In 1959, Max Conrad took off in a Piper Comanche loaded 2000 pounds over gross and flew nonstop from Casablanca to Los Angeles. I am guessing Max and Jerrie had long takeoff rolls and shallow climbs. And I bet they winced at any sign of turbulence while fully loaded. They were safe, but they were flying a less-forgiving and -tolerant airframe than designers intended.

Another way to legally exceed MGTOW is via a supplemental type certificate. For example, adding more horsepower to an airframe often comes with a corresponding gross weight increase because it improves climb performance on a robust airframe that likely skated past the G-loading and drop tests. For my 180, adding 18 inches to the wingtips and some internal structural stiffening earned a 400-pound useful load increase, which helped make it possible to carry my brother and his spawn.

I’ve heard many pilots admitting to flying over MGTOW, in some cases routinely. Is it unsafe? Is being a test pilot unsafe? If you load a plane over gross, you are taking it outside the approved (and known) performance envelope. Flying over gross also reflects a careless attitude and defiance of the rules, both known “at-risk” behaviors that begin the accident chain. But perhaps the most irresponsible thing about flying over gross is it often involves passengers innocent of the risk. Which means the PIC is subjecting others to risk without their full knowledge or consent. If for no other reason, it is not responsible or professional behavior.

Overcoming Conditioning

Remember that exhilaration you felt soloing? How the plane climbed like a scalded cat once the portly instructor vacated the right seat? Gross-weight takeoffs have the opposite feeling. Instead of seeing blue sky, you will be seeing tree tops for an extended period of time.

The most common issue with an overloaded aircraft is failure to launch. Even in the best of conditions, an overloaded aircraft will have a shallow, anemic climb. Add a rough runway surface, a hot day, a high-altitude airport and an obstruction, and the takeoff attempt may not end well.

The AOPA Air Safety Institute’s 22nd Annual Nall report summarized the aircraft accidents (nine total; one fatal) related to weight and density altitude in 2011. One of it conclusions: “ deaths resulted from the seven accidents arising from delayed decisions to abort takeoff attempts. Overruns tend to be safer than trying to force an aircraft to fly.”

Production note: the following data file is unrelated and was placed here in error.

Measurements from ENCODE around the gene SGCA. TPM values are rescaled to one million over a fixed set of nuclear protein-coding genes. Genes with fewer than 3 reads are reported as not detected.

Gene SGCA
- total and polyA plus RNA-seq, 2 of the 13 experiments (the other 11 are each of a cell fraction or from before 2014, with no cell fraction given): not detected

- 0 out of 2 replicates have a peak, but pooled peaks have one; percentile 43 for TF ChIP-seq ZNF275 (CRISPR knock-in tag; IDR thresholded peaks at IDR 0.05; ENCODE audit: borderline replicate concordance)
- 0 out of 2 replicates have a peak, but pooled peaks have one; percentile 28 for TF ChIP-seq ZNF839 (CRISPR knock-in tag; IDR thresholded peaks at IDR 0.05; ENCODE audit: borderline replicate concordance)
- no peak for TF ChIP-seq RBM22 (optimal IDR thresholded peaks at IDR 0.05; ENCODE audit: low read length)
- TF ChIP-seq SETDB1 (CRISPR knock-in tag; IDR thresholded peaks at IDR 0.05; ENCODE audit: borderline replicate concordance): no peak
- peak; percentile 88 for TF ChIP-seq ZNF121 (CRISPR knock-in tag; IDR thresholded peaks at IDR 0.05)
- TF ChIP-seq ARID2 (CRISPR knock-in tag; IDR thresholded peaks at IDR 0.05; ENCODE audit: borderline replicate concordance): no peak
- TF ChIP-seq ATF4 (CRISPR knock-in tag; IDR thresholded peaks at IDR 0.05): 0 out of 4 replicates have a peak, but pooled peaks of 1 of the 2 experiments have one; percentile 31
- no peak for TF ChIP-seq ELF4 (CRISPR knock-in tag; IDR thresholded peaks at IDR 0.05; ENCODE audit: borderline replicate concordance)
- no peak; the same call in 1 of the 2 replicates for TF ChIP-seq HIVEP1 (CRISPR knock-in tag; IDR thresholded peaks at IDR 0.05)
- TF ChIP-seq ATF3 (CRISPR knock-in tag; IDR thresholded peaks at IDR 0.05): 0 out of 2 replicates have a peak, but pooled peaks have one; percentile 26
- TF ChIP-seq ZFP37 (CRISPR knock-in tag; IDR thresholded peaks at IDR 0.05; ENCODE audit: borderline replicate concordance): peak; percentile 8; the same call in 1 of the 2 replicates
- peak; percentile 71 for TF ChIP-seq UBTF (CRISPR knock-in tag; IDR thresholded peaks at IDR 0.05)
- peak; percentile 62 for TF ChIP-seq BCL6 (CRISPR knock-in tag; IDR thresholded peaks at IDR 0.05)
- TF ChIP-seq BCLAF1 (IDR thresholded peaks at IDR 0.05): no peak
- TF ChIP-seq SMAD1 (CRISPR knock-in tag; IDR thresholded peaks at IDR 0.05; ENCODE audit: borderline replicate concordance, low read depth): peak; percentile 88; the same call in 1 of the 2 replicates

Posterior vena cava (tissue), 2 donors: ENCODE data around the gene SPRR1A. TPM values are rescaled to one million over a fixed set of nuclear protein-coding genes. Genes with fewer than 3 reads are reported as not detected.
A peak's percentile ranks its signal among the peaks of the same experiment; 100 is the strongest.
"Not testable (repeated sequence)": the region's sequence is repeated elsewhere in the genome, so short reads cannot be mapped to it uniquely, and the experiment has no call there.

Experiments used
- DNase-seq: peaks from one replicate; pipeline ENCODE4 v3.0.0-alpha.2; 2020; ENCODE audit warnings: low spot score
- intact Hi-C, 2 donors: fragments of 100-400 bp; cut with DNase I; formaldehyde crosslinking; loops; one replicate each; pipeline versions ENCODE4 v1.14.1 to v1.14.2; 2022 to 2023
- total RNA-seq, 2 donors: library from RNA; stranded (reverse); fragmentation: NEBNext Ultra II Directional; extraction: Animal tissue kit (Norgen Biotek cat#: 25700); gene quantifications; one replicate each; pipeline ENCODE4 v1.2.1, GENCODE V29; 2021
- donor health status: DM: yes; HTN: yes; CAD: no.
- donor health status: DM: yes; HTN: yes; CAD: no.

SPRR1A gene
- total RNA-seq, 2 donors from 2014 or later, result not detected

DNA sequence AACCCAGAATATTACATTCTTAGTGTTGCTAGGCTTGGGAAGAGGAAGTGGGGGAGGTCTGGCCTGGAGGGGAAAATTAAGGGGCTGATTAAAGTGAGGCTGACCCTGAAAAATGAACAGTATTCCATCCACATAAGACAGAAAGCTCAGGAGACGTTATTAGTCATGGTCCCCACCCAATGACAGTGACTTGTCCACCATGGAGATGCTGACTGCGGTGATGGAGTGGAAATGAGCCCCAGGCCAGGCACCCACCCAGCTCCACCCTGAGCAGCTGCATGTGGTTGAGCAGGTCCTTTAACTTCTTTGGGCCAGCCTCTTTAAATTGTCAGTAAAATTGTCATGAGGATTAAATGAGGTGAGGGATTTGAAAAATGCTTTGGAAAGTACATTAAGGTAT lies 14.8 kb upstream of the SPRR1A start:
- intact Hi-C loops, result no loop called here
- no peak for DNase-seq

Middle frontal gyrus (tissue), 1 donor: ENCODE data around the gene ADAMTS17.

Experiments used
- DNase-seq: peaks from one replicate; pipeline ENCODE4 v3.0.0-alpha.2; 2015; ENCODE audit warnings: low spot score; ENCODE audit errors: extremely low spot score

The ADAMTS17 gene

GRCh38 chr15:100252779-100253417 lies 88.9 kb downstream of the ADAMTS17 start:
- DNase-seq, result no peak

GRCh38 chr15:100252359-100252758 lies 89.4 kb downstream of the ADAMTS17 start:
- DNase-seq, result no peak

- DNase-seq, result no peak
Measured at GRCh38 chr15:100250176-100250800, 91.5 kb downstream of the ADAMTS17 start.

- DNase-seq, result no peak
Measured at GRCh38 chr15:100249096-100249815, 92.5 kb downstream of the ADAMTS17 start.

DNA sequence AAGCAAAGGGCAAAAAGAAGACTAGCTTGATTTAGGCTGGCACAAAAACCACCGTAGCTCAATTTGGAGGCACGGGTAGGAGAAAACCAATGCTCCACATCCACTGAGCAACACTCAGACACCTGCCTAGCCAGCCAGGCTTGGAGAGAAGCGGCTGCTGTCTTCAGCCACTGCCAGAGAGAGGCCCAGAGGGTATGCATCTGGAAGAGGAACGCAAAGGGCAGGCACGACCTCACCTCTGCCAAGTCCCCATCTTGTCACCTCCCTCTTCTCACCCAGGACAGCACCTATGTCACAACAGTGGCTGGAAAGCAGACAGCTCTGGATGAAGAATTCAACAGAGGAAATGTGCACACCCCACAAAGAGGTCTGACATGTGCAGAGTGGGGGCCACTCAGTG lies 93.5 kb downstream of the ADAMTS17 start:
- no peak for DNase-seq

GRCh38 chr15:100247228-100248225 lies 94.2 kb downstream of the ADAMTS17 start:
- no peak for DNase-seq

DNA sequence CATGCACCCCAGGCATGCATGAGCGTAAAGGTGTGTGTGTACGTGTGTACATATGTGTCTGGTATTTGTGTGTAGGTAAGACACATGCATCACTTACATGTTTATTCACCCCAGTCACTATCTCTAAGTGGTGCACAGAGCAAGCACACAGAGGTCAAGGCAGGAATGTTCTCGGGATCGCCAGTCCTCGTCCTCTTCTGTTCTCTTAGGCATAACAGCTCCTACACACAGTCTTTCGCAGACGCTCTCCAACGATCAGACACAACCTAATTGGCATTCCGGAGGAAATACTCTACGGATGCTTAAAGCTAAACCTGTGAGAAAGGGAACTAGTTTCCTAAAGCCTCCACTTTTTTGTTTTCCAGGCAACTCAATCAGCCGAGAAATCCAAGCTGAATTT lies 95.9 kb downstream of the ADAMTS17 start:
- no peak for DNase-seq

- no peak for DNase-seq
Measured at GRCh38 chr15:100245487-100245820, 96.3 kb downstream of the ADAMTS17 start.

Conditioning is one reason pilots misjudge gross-weight takeoff performance. Most of our flight time is logged at well below gross weight. We get used to the way the plane jumps into the sky alone or with a single passenger. While pilots are book smart on the degraded performance that comes with gross weights, takeoff performance at gross weight is truly experiential learning.

You owe it to yourself and your passengers to not be caught off-guard. There is no mistaking the sharp-edged awareness of an approaching 50-foot obstacle or the dawning reality of the need to use two-thirds of the available runway. It isn’t something we typically practice, but when you fill the seats and tanks, that conditioning is something you’ll experience first-hand.

One gross weight fallacy is the mistaken belief that because it is certified and the legal measure of aircraft performance capability, it is somehow always achievable and therefore something a pilot is entitled to. Emphatically, it is not. Maximum operating weight is basically what it takes to get safely into and out of a given airstrip. Sometimes maximum operating weight is the same as MGTOW but not always. More often than not, the limiting procedure is the takeoff and departure climb.

“The maximum allowable weight for an aircraft is determined by design considerations,” according to the FAA’s Weight and Balance Handbook. “However, the maximum operational weight may be less than the maximum allowable weight due to such considerations as high-density altitude or high-drag field conditions caused by wet grass or water on the runway. The maximum operational weight may also be limited by the departure or arrival airport’s runway length”

Lessons from a Short Strip

When I took my brother and his sons into the Idaho wilderness this summer, I initially dropped them off at Cabin Creek (I08), a rugged Forest Service airstrip. It features a one-way landing with no go-round possibility, but its relatively long runway (by backcountry standards) goes uphill, which makes it great at arresting the energy of a fully loaded plane. Cabin Creek is within my 180’s max operational weight and max gross weight for landing, and also for a gross weight takeoff when the air is cool and density altitude is low.

When I joined them a few days later, I landed upstream at a more challenging airstrip. Compared to Cabin Creek, it is rougher, more obstructed, and much shorter, roughly 900-1000 feet. On takeoffs, you’d better be in the air at 700 or the creek bank and trees will offer you an unwelcome view. In my plane, near-gross landing would require an early touchdown and a lot of brakes, but full gross takeoff is not an option. Ever.